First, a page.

Language and counterfactual reasoning in Chinese, English and Chinese L1-English L2 reasoners
Research output: Contribution to journal › Article › peer-review
Aims: No recent studies have investigated language effects on counterfactual reasoning in bilinguals. This paper investigates the impact of bilinguals’ native language and language of testing on counterfactual reasoning, addressing two questions: (1) Do older Chinese reasoners, educated before English became a school subject, draw different inferences, or use different cues to draw inferences, compared with English peers and younger Chinese L1 reasoners? Does knowing English affect their reasoning? and (2) Do Chinese reasoners draw different inferences, or use different cues, when tested in Chinese and when tested in English?
Design: Experiment 1: The explanatory variables are first language (between-group: Chinese, English), age cohort (between-group: young, older), inferential chain length (within-group: short, long). Experiment 2: The explanatory variables are language of testing (between-group: Chinese, English) and inferential chain length (within-group: short, long). The outcome is the consequent probability rating. Open questions investigate cues used to draw inferences.
Analysis: The sample comprised 188 participants. Generalised linear mixed-effects models were used for quantitative data, thematic analysis for qualitative data.
Findings: Older Chinese speakers rate long-chain consequents as more probable than English peers. Chinese and English reasoners use different cues to make inferences, as do Chinese reasoners tested in Chinese L1 or English L2.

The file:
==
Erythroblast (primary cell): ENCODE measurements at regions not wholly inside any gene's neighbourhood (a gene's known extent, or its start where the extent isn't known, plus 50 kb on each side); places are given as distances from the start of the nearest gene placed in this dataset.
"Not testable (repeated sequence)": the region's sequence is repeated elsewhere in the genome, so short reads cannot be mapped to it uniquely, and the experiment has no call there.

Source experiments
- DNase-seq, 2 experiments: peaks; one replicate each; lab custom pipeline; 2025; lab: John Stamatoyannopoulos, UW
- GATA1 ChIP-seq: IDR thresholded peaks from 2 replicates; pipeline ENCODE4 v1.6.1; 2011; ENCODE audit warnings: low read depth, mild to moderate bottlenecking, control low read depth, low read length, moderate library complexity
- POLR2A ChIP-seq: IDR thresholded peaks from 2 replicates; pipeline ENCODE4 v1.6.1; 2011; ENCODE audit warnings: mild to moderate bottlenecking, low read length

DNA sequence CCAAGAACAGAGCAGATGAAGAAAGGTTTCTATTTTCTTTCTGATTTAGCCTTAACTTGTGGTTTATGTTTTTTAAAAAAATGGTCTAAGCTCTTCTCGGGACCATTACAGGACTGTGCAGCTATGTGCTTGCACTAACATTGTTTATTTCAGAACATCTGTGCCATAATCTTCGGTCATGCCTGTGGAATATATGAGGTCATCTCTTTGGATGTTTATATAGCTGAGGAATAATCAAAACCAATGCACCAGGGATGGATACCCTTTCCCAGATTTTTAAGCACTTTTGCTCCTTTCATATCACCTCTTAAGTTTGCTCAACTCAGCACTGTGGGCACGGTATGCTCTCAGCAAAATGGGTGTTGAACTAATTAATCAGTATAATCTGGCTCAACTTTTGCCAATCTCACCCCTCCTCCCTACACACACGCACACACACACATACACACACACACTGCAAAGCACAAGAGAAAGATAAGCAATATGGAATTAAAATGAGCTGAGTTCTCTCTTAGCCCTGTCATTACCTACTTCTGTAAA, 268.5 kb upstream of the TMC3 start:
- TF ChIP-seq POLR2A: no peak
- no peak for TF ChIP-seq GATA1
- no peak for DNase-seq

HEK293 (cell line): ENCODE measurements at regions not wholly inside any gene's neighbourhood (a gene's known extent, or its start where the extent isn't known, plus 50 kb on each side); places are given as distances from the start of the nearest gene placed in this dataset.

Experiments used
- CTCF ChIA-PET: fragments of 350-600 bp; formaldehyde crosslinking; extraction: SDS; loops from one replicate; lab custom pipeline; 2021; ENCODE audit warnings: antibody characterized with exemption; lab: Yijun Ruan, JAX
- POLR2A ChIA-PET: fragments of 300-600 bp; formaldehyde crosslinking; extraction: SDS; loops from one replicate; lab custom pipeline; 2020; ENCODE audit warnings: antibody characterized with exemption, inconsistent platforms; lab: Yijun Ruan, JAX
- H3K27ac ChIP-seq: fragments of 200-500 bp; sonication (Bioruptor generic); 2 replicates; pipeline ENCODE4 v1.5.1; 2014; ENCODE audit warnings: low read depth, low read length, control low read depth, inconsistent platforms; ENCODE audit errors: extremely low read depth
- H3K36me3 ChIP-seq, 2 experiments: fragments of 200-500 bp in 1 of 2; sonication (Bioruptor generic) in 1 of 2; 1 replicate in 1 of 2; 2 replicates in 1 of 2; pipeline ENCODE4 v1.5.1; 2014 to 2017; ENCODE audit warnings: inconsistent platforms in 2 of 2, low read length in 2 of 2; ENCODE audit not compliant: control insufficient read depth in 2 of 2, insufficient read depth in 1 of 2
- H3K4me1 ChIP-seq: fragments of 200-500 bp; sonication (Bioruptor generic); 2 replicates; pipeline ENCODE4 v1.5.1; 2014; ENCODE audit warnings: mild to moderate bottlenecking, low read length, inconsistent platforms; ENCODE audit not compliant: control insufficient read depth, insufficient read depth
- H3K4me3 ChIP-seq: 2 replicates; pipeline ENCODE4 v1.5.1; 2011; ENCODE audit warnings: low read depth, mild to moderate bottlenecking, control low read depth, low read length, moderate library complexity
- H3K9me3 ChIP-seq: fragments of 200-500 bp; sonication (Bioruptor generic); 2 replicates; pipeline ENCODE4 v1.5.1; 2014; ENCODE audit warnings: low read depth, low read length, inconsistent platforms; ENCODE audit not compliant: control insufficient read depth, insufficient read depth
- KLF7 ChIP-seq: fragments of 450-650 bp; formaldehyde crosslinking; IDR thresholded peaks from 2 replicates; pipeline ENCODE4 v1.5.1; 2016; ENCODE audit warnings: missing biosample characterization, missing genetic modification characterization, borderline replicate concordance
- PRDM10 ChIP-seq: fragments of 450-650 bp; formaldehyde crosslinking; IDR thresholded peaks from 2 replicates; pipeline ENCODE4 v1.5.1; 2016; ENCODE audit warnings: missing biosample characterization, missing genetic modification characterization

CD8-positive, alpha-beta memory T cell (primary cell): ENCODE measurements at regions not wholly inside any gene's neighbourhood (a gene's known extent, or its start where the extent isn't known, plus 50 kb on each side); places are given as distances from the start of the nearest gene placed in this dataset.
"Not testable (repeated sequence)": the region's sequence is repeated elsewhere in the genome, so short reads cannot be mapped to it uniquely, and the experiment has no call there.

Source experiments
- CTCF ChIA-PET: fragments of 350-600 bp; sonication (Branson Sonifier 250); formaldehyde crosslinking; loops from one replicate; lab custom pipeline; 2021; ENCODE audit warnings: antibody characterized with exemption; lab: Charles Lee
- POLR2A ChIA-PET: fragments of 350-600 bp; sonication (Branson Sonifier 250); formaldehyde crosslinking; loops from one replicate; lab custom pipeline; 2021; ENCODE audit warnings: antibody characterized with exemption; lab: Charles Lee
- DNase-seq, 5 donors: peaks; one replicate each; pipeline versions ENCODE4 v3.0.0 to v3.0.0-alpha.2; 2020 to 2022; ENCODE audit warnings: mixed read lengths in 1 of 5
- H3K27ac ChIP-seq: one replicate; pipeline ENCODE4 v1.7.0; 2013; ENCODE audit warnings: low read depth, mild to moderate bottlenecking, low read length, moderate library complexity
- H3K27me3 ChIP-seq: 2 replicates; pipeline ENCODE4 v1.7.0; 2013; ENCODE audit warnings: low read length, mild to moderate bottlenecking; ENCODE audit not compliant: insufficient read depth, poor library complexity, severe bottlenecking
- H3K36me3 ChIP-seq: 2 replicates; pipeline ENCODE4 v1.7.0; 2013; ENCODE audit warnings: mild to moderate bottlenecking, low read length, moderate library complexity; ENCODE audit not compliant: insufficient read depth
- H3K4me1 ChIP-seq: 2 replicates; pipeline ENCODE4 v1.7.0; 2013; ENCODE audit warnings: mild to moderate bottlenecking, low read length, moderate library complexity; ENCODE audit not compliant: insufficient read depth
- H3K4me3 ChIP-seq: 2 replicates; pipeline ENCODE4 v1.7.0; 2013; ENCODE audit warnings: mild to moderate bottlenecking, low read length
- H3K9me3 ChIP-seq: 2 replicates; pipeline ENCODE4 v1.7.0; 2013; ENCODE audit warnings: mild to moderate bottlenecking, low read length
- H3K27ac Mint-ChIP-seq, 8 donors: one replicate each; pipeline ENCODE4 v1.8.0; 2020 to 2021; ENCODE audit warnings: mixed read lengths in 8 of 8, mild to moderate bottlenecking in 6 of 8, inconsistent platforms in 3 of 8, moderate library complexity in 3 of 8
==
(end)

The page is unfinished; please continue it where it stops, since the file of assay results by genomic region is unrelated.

Originality: This is the first paper to compare Chinese reasoners educated before and after English entered the school curriculum, and to investigate inferential chain length effects on Chinese counterfactual reasoning. It introduces a novel task (consequent evaluation), and adopts a mixed-method approach to investigate both the product and process of reasoning, using quantitative and qualitative data respectively.
Significance: The study provides new evidence and interpretation for the old debate about language effects on counterfactual reasoning in cognitive psychology; shows that conditional reasoning is a fruitful topic for linguistic relativity and bilingual cognition research; and testifies that qualitative data allows detection of differences in thinking processes.
|Number of pages||22|
|Journal||International Journal of Bilingualism|
|Early online date||15 Jul 2021|
|Publication status||Published - 15 Jul 2021|